For nine weeks Matt Newman, Josh Suidgeest and Tyson Cook all felt like they had no purpose.
When NSW was plunged into lockdown in the second week of August, the East Coast Futsal Academy All Abilities squad members had their one constant ripped away.
On October 12 they took their first step on the road back to competitive futsal when they became the academy's first three players to return to the court.
"It gives us purpose and it gives us family. We're a family here. We love playing out there with our mates. We need it for not only our physical health, but our mental health," Newman said.
"It's been hard times for everyone of course. It's been one thing after the next."
Over the last two years there has been plenty of disruptions, but none of which compares to the euphoria of winning a national title to the despair of being impacted by bushfires, floods and now COVID.
"I've been dying for (futsal) to come back," Newman said.
"It's felt like so long; two years we haven't been able to play consistently and even the times we've come back I don't think we've had a full term with all the distractions."
Teammate Tyson Cook admitted he had been hit hard by the feeling of complete isolation.
"A lot of people don't realise with our training that a lot of it isn't about the sport, it's about being around people and having that access to our community," he said.
"That's what I've really struggled with."
Cook has been counting down the hours since they were informed a week ago that training could resume while the break came at a good time for Josh Suidgeest as he recovered from an ankle injury.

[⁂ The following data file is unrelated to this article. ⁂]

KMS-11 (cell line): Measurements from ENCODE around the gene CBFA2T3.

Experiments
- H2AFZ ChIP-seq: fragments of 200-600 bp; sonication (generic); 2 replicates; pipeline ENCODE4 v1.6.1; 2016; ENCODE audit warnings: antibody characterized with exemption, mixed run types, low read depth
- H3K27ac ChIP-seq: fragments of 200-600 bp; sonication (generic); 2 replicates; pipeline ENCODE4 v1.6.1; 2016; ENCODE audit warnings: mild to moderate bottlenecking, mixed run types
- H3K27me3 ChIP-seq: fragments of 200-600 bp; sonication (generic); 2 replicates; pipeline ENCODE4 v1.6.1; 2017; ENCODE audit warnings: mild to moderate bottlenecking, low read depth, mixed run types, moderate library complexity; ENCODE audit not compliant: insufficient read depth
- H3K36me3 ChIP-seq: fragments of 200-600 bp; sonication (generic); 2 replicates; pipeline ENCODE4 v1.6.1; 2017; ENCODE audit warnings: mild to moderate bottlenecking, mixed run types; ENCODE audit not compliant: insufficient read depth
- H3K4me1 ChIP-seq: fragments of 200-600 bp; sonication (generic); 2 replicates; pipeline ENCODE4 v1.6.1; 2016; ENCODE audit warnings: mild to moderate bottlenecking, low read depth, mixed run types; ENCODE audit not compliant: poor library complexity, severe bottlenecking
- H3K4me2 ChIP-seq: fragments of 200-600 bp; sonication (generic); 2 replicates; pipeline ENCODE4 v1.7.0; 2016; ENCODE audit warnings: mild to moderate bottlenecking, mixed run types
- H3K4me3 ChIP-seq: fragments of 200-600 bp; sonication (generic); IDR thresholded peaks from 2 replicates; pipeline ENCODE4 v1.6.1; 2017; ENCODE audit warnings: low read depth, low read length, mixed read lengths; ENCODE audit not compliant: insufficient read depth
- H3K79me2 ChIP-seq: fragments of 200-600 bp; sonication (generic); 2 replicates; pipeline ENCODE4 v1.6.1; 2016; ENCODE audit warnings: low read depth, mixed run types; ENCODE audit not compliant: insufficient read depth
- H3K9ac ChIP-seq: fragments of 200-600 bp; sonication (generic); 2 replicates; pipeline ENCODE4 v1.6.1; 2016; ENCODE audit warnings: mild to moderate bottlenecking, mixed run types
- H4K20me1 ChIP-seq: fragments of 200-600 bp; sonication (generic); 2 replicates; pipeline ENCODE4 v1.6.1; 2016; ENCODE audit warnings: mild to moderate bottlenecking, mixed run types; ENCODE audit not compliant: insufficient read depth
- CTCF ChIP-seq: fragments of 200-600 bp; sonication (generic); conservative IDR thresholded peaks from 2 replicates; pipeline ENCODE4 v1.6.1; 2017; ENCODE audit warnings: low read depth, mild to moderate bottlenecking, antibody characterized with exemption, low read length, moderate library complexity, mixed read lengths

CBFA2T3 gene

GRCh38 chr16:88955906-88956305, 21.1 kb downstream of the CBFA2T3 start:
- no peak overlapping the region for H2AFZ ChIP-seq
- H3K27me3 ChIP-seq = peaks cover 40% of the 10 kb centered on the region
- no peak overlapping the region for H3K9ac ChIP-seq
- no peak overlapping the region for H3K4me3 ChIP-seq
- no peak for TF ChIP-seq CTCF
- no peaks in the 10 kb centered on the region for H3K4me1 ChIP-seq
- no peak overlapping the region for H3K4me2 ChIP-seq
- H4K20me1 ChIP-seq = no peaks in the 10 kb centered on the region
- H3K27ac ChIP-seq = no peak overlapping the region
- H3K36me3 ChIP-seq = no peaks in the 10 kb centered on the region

"I haven't kicked a ball since April so I'm really looking forward to the training session to get back into the swing of kicking a ball around," Suidgeest said.
For these guys to grasp the understanding of what's happening ... for me it's hard to understand the government changes every day.Mick Day
"It's a really nice community; there are different age groups from under-8s through to open men and women's teams so there's lots of different age ranges."
Academy director Mick Day said the two-month break equated to about 12 months as the team thrived off being together.
"They came off such a big win with nationals and then were flattened by so many little things and then COVID," he said.
"For these guys to grasp the understanding of what's happening ... for me it's hard to understand the government changes every day.
"Nobody wants to train, train, train and never play a game. Everyone trains for a reason and that's to play a game. My hat's off to these guys to want to get together, say hi and train knowing we won't play until next year."
Mark down October 12 as the first step for East Coast Futsal Academy's All Abilities' program and their path to the nationals in January.
"For these guys to be the first ones back ... we're pretty proud it's these guys and this group," Day said.
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